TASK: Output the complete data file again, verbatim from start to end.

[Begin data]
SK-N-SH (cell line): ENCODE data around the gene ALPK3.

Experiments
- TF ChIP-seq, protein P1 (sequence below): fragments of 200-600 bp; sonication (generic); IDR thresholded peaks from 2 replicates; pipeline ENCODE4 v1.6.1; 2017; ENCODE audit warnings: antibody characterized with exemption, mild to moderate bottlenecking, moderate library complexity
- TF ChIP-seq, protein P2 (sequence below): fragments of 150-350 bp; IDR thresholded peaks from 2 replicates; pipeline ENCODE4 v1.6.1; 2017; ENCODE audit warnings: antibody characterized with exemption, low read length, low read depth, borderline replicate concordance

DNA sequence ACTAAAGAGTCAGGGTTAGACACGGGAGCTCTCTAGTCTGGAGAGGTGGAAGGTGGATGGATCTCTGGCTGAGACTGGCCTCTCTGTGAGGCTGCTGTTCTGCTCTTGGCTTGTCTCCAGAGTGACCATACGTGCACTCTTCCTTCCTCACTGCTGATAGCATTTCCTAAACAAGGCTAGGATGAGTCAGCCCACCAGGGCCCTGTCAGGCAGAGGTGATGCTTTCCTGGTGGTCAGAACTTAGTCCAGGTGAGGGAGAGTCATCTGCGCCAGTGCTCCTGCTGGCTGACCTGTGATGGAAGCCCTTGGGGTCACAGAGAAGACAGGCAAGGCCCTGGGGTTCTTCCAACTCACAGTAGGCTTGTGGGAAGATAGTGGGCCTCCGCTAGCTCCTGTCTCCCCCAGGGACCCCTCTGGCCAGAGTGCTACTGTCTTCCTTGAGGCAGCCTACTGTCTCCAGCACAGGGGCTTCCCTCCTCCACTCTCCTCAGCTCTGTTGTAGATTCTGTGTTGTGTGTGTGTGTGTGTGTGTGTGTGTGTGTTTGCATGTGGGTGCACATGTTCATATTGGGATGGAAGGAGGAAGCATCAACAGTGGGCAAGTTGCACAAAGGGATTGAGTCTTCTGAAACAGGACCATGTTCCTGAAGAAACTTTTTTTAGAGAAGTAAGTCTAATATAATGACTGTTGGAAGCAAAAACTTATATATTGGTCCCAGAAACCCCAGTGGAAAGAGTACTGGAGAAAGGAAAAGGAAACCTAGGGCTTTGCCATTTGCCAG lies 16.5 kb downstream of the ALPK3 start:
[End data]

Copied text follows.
SK-N-SH (cell line): ENCODE data around the gene ALPK3.

Experiments
- TF ChIP-seq, protein P1 (sequence below): fragments of 200-600 bp; sonication (generic); IDR thresholded peaks from 2 replicates; pipeline ENCODE4 v1.6.1; 2017; ENCODE audit warnings: antibody characterized with exemption, mild to moderate bottlenecking, moderate library complexity
- TF ChIP-seq, protein P2 (sequence below): fragments of 150-350 bp; IDR thresholded peaks from 2 replicates; pipeline ENCODE4 v1.6.1; 2017; ENCODE audit warnings: antibody characterized with exemption, low read length, low read depth, borderline replicate concordance

DNA sequence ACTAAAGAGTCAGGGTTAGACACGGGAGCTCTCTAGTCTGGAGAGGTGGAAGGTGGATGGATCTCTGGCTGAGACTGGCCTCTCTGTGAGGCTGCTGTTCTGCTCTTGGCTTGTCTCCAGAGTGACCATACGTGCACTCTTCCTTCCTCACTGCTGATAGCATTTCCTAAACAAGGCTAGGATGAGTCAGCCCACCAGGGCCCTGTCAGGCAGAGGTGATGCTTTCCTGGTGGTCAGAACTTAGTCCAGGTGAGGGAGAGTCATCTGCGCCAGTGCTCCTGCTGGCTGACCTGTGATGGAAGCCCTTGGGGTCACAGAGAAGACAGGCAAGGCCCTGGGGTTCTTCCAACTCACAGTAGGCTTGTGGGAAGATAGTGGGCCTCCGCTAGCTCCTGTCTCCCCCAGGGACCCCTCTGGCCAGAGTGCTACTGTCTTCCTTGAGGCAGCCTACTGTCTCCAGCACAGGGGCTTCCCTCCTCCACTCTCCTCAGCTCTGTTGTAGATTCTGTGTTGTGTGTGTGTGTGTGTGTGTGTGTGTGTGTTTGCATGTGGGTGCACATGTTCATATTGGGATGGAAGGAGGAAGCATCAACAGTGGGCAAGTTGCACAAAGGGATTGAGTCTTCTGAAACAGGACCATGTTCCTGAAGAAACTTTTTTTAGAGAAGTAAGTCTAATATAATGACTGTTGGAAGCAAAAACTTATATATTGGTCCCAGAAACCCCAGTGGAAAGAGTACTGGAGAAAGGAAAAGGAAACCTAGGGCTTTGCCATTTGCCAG lies 16.5 kb downstream of the ALPK3 start: